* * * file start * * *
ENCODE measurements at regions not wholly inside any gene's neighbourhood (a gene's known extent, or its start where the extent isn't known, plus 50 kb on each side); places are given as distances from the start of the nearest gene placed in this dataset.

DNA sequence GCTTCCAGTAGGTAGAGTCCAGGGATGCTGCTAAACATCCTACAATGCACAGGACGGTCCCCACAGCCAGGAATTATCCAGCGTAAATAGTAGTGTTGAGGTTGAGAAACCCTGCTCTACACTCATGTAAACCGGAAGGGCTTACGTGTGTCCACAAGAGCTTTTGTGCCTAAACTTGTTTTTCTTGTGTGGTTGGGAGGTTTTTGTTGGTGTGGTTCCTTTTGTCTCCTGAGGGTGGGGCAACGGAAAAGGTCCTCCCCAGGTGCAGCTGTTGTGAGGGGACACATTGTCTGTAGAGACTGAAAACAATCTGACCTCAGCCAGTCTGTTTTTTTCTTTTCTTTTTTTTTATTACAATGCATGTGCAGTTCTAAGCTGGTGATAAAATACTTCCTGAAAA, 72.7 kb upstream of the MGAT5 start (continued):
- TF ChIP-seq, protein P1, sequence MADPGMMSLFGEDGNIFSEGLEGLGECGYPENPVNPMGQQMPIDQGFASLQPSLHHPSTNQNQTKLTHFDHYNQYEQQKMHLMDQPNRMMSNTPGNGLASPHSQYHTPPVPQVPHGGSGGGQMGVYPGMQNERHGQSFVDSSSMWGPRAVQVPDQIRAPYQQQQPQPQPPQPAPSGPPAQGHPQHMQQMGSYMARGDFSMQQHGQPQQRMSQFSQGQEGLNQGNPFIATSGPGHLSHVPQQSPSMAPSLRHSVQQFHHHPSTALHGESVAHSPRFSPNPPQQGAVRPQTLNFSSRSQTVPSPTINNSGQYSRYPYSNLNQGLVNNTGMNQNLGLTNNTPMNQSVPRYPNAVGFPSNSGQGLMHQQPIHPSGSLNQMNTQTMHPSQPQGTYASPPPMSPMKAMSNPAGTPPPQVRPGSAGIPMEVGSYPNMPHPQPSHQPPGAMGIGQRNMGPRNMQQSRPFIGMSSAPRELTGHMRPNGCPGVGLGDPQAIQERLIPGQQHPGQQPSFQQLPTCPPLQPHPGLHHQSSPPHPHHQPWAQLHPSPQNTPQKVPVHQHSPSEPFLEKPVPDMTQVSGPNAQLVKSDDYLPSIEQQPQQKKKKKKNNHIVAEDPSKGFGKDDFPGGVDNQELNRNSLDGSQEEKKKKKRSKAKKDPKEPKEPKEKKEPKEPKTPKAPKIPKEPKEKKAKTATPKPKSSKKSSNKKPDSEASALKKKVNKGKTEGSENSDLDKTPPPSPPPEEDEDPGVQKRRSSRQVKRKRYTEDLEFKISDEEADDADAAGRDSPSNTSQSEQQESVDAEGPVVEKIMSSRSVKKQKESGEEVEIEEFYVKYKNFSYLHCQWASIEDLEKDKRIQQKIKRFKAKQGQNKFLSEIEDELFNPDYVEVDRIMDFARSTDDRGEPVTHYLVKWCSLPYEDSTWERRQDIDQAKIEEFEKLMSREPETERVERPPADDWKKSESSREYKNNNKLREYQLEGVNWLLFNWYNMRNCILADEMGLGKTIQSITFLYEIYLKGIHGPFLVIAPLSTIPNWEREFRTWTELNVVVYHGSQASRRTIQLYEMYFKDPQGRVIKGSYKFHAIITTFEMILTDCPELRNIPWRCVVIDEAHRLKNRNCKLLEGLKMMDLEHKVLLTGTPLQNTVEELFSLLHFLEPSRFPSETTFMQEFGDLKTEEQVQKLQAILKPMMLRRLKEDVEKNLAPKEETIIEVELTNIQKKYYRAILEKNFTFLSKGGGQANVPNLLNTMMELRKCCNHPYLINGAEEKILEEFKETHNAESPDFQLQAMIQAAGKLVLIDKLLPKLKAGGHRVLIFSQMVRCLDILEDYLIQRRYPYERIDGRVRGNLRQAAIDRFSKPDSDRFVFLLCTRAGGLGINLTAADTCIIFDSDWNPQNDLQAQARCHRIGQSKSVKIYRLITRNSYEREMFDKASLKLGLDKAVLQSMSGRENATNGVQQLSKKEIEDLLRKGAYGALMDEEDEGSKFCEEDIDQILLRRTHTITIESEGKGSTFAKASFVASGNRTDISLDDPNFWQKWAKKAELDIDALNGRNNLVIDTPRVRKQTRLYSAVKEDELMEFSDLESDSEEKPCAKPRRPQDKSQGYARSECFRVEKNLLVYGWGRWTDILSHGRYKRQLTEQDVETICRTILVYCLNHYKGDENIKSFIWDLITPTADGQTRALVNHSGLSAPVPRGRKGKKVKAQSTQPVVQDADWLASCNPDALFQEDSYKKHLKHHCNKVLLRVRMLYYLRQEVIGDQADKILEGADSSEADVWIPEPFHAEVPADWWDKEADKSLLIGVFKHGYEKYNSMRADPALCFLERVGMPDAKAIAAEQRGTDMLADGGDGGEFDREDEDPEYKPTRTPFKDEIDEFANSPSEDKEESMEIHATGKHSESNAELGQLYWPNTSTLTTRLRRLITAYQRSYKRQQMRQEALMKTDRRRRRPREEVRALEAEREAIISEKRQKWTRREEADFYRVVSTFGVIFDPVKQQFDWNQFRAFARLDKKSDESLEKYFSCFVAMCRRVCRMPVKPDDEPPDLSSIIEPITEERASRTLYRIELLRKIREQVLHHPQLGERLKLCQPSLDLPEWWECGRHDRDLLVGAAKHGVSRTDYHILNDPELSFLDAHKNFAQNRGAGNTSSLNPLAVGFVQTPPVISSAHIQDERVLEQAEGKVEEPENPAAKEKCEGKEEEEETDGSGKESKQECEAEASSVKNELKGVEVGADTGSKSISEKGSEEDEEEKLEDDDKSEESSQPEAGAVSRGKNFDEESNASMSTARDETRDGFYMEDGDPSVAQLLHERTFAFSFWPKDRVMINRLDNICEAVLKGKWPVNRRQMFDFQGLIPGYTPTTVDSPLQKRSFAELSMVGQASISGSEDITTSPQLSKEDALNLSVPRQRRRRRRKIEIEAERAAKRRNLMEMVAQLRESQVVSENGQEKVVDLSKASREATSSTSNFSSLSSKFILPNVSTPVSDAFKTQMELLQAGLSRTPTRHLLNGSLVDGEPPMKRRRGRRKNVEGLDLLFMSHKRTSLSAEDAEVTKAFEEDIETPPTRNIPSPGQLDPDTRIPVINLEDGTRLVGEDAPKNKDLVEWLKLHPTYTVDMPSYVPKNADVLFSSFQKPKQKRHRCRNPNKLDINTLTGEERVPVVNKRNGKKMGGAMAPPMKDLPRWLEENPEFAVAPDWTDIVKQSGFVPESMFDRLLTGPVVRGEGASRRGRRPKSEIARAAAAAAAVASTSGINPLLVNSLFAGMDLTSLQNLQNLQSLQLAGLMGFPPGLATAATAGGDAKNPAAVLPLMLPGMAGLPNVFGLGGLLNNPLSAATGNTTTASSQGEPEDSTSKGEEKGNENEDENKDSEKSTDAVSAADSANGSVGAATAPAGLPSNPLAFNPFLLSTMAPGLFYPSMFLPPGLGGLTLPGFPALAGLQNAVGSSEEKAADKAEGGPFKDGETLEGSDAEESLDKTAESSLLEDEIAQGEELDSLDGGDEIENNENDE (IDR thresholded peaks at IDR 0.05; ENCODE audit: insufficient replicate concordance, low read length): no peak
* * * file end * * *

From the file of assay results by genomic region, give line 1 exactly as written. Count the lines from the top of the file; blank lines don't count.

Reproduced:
ENCODE measurements at regions not wholly inside any gene's neighbourhood (a gene's known extent, or its start where the extent isn't known, plus 50 kb on each side); places are given as distances from the start of the nearest gene placed in this dataset.